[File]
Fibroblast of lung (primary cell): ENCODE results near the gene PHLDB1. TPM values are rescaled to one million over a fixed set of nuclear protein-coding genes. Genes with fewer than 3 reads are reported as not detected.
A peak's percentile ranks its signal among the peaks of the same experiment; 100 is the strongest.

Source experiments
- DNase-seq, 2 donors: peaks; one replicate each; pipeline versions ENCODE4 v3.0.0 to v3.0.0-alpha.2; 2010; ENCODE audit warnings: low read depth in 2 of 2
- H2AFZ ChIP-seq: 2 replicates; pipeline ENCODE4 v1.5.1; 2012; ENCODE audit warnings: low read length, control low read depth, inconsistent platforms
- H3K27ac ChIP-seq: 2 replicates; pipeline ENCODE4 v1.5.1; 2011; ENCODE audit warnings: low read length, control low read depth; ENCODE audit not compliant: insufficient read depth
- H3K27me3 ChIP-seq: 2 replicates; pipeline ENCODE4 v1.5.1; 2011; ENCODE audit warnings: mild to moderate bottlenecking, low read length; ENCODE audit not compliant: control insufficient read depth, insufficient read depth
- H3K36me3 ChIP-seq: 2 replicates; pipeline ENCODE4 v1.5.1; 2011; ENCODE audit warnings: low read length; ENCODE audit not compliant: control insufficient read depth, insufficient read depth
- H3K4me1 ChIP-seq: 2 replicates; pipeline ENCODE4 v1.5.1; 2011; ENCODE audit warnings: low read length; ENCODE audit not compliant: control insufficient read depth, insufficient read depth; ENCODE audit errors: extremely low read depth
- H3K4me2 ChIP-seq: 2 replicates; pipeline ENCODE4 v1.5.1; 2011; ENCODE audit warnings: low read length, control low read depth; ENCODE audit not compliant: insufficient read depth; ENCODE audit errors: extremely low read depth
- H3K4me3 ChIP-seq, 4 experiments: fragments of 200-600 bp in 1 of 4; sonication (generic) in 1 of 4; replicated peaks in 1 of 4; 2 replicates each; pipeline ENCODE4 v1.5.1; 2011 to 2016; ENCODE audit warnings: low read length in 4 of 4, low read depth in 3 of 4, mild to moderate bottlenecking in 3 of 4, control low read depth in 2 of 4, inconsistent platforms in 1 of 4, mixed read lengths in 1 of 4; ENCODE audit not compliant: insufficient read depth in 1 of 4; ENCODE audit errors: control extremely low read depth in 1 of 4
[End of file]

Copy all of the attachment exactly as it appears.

Fibroblast of lung (primary cell): ENCODE results near the gene PHLDB1. TPM values are rescaled to one million over a fixed set of nuclear protein-coding genes. Genes with fewer than 3 reads are reported as not detected.
A peak's percentile ranks its signal among the peaks of the same experiment; 100 is the strongest.

Source experiments
- DNase-seq, 2 donors: peaks; one replicate each; pipeline versions ENCODE4 v3.0.0 to v3.0.0-alpha.2; 2010; ENCODE audit warnings: low read depth in 2 of 2
- H2AFZ ChIP-seq: 2 replicates; pipeline ENCODE4 v1.5.1; 2012; ENCODE audit warnings: low read length, control low read depth, inconsistent platforms
- H3K27ac ChIP-seq: 2 replicates; pipeline ENCODE4 v1.5.1; 2011; ENCODE audit warnings: low read length, control low read depth; ENCODE audit not compliant: insufficient read depth
- H3K27me3 ChIP-seq: 2 replicates; pipeline ENCODE4 v1.5.1; 2011; ENCODE audit warnings: mild to moderate bottlenecking, low read length; ENCODE audit not compliant: control insufficient read depth, insufficient read depth
- H3K36me3 ChIP-seq: 2 replicates; pipeline ENCODE4 v1.5.1; 2011; ENCODE audit warnings: low read length; ENCODE audit not compliant: control insufficient read depth, insufficient read depth
- H3K4me1 ChIP-seq: 2 replicates; pipeline ENCODE4 v1.5.1; 2011; ENCODE audit warnings: low read length; ENCODE audit not compliant: control insufficient read depth, insufficient read depth; ENCODE audit errors: extremely low read depth
- H3K4me2 ChIP-seq: 2 replicates; pipeline ENCODE4 v1.5.1; 2011; ENCODE audit warnings: low read length, control low read depth; ENCODE audit not compliant: insufficient read depth; ENCODE audit errors: extremely low read depth
- H3K4me3 ChIP-seq, 4 experiments: fragments of 200-600 bp in 1 of 4; sonication (generic) in 1 of 4; replicated peaks in 1 of 4; 2 replicates each; pipeline ENCODE4 v1.5.1; 2011 to 2016; ENCODE audit warnings: low read length in 4 of 4, low read depth in 3 of 4, mild to moderate bottlenecking in 3 of 4, control low read depth in 2 of 4, inconsistent platforms in 1 of 4, mixed read lengths in 1 of 4; ENCODE audit not compliant: insufficient read depth in 1 of 4; ENCODE audit errors: control extremely low read depth in 1 of 4